There is music on every page of Traitor, in rhythm and deflation of phrase and cadence, in both the tiny conflicts of an oxymoron and the mighty decisions that sieve the difference between success and failure in life. Gail’s “father, a sweetly useless actor, had died prematurely of alcohol, sixty cigarettes a day and a misplaced passion for his wayward wife. Her mother, an actress but less sweet, had vanished from the family home when Gail was thirteen, and was reputed to be living the simple life on the Costa Brava with a second cameraman”. Not the first, naturally. Such details have little to do with the nudge of the narrative. But this is literature, not a screenplay; irrelevant to the story but essential to the atmosphere. This is the sphere in which le Carré excels. From here, thoughts vaguely masquerading as questions loom: did the West win the Cold War because it was ruthlessly amoral, or did the Soviet Union lose because it was ruthlessly ideological?
The tension of dilemma between character and belief is always fascinating, since both are inconstant, which is what The Constant Gardener discovered. That however might be the one war, located in Africa, between Pious Crusader and Evil Drug Cartel, in which le Carré came dangerously close to taking sides. Even elsewhere, le Carré is not averse to cliche in characterisation. And so the heavy in Our Kind of Traitor is muscular, erect [in a non-sexual way], bald and flaunts a diamond-gold-Rolex. But he also ties his grey tracksuit with a bow at the midriff, so we have been saved from inanity at the last minute. The Big Baddie, Mr Dima, Old Russia manners and New Russia wealth, has probably been designed for the movie that will inevitably be made from this book.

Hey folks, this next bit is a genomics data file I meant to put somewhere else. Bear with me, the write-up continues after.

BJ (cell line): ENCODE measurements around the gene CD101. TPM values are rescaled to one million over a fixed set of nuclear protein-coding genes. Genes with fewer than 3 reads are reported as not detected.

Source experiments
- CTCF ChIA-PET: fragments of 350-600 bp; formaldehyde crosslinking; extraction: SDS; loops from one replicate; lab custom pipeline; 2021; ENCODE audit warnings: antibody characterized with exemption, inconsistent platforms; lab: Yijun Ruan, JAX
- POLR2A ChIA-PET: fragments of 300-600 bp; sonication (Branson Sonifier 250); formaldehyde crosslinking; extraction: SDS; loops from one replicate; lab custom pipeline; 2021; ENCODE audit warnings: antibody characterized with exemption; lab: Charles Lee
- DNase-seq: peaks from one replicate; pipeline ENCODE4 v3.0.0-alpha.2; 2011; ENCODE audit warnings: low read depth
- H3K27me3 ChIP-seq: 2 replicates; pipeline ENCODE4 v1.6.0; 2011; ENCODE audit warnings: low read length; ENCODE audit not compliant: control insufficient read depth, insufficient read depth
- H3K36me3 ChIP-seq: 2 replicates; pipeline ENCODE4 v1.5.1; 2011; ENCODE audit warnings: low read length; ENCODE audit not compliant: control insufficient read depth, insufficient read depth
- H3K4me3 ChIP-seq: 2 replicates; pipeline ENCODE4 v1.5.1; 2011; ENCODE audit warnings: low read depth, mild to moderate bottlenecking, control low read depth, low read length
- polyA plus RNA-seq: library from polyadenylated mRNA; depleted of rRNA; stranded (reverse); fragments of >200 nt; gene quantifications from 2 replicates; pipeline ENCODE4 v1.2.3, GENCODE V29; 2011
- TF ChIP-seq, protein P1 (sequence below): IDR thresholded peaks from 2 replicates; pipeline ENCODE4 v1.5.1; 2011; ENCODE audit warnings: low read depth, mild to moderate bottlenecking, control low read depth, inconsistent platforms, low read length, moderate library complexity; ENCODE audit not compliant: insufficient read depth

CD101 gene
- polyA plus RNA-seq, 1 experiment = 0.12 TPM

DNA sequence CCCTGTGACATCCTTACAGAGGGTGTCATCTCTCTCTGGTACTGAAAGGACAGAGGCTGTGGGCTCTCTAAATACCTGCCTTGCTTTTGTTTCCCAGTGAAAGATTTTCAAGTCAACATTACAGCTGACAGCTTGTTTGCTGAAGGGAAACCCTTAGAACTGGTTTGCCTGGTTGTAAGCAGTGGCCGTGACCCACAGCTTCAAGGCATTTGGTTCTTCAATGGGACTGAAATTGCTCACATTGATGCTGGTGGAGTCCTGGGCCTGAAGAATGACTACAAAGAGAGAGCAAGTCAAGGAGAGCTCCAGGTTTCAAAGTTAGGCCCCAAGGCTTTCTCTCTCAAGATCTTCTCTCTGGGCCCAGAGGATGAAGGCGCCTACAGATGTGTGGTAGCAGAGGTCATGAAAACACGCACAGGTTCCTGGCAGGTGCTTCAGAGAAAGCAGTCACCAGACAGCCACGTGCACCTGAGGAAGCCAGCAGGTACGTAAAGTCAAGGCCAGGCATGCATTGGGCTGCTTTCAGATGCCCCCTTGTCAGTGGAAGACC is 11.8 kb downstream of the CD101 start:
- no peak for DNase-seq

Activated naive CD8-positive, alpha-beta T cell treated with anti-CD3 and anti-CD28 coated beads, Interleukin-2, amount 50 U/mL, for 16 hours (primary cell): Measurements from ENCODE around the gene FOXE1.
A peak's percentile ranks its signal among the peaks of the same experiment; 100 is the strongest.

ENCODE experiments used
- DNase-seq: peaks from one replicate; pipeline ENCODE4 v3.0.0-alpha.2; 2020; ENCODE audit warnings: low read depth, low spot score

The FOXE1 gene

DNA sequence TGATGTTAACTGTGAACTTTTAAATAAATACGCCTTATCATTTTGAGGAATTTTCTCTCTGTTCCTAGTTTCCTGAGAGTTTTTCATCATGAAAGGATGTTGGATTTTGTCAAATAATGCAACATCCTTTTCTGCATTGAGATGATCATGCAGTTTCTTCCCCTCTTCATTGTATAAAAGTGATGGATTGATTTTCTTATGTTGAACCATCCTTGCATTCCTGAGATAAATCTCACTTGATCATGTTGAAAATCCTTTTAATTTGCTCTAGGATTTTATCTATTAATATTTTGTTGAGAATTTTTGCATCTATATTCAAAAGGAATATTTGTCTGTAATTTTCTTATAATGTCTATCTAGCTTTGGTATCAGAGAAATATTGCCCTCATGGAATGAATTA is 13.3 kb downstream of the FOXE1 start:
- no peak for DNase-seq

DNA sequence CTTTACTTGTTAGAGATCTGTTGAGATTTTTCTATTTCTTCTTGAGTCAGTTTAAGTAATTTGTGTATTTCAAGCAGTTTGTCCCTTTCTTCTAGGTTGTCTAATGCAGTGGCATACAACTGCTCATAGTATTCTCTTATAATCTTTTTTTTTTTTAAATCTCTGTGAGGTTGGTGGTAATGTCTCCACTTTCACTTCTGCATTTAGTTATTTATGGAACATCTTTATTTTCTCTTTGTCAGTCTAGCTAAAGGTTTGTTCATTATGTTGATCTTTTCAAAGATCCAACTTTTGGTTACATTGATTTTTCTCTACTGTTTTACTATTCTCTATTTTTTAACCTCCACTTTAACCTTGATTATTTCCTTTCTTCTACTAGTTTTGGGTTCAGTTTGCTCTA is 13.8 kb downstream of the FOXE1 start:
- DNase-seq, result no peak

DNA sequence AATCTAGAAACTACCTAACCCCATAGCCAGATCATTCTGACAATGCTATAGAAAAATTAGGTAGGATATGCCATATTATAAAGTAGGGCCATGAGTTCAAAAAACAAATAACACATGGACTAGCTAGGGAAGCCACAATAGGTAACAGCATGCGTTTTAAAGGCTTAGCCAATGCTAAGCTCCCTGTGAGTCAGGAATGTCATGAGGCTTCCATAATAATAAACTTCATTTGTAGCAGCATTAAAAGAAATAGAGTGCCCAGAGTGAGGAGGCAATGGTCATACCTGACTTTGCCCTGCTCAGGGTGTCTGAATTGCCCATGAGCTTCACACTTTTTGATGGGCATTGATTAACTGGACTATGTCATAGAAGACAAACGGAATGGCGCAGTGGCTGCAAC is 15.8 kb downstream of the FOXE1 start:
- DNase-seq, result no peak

Richard Burton was the Spy who Came in from the Cold, and established a line that was perfected by Alec Guinness as Smiley in the BBC series: grey men who walked across the lonely landscape of white. Until there came a spurt of red, and the protagonist was dead, killed by his own mistake. The destiny of the spy is anonymity, but save John le Carré for literary immortality.